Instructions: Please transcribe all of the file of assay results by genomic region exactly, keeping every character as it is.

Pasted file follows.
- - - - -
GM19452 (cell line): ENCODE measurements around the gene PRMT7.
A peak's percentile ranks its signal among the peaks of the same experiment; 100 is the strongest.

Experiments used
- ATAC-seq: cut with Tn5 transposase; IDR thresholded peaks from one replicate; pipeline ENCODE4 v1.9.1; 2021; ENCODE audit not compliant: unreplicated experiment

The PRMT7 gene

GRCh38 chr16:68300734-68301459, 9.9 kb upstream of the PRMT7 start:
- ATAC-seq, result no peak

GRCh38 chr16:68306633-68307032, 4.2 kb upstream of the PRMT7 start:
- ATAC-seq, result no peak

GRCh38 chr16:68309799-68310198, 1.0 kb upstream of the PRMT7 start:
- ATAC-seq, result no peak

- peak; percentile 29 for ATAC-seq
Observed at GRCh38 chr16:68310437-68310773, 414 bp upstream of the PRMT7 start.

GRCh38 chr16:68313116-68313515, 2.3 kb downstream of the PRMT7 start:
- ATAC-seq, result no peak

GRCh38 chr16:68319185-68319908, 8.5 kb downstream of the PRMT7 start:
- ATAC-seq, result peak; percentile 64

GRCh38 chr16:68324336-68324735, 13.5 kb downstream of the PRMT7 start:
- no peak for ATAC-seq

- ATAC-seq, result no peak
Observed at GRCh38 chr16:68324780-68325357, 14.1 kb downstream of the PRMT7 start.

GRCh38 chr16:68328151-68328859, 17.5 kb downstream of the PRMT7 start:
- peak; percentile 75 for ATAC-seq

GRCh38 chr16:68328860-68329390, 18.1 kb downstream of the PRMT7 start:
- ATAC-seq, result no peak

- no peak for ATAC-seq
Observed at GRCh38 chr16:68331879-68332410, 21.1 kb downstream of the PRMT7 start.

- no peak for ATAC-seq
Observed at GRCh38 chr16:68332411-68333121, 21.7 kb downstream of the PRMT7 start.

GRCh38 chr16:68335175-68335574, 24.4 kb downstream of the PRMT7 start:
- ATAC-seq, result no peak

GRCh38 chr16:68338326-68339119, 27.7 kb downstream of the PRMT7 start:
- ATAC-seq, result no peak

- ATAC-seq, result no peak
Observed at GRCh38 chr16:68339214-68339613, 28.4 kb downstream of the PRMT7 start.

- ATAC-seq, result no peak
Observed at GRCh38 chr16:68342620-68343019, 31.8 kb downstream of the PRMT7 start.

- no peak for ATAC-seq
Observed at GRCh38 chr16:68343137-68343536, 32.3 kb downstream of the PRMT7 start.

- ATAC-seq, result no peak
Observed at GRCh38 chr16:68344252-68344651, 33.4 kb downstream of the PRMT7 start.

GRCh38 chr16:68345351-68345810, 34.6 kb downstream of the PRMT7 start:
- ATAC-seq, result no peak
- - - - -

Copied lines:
GM19452 (cell line): ENCODE measurements around the gene PRMT7.
A peak's percentile ranks its signal among the peaks of the same experiment; 100 is the strongest.

Experiments used
- ATAC-seq: cut with Tn5 transposase; IDR thresholded peaks from one replicate; pipeline ENCODE4 v1.9.1; 2021; ENCODE audit not compliant: unreplicated experiment

The PRMT7 gene

GRCh38 chr16:68300734-68301459, 9.9 kb upstream of the PRMT7 start:
- ATAC-seq, result no peak

GRCh38 chr16:68306633-68307032, 4.2 kb upstream of the PRMT7 start:
- ATAC-seq, result no peak

GRCh38 chr16:68309799-68310198, 1.0 kb upstream of the PRMT7 start:
- ATAC-seq, result no peak

- peak; percentile 29 for ATAC-seq
Observed at GRCh38 chr16:68310437-68310773, 414 bp upstream of the PRMT7 start.

GRCh38 chr16:68313116-68313515, 2.3 kb downstream of the PRMT7 start:
- ATAC-seq, result no peak

GRCh38 chr16:68319185-68319908, 8.5 kb downstream of the PRMT7 start:
- ATAC-seq, result peak; percentile 64

GRCh38 chr16:68324336-68324735, 13.5 kb downstream of the PRMT7 start:
- no peak for ATAC-seq

- ATAC-seq, result no peak
Observed at GRCh38 chr16:68324780-68325357, 14.1 kb downstream of the PRMT7 start.

GRCh38 chr16:68328151-68328859, 17.5 kb downstream of the PRMT7 start:
- peak; percentile 75 for ATAC-seq

GRCh38 chr16:68328860-68329390, 18.1 kb downstream of the PRMT7 start:
- ATAC-seq, result no peak

- no peak for ATAC-seq
Observed at GRCh38 chr16:68331879-68332410, 21.1 kb downstream of the PRMT7 start.

- no peak for ATAC-seq
Observed at GRCh38 chr16:68332411-68333121, 21.7 kb downstream of the PRMT7 start.

GRCh38 chr16:68335175-68335574, 24.4 kb downstream of the PRMT7 start:
- ATAC-seq, result no peak

GRCh38 chr16:68338326-68339119, 27.7 kb downstream of the PRMT7 start:
- ATAC-seq, result no peak

- ATAC-seq, result no peak
Observed at GRCh38 chr16:68339214-68339613, 28.4 kb downstream of the PRMT7 start.

- ATAC-seq, result no peak
Observed at GRCh38 chr16:68342620-68343019, 31.8 kb downstream of the PRMT7 start.

- no peak for ATAC-seq
Observed at GRCh38 chr16:68343137-68343536, 32.3 kb downstream of the PRMT7 start.

- ATAC-seq, result no peak
Observed at GRCh38 chr16:68344252-68344651, 33.4 kb downstream of the PRMT7 start.

GRCh38 chr16:68345351-68345810, 34.6 kb downstream of the PRMT7 start:
- ATAC-seq, result no peak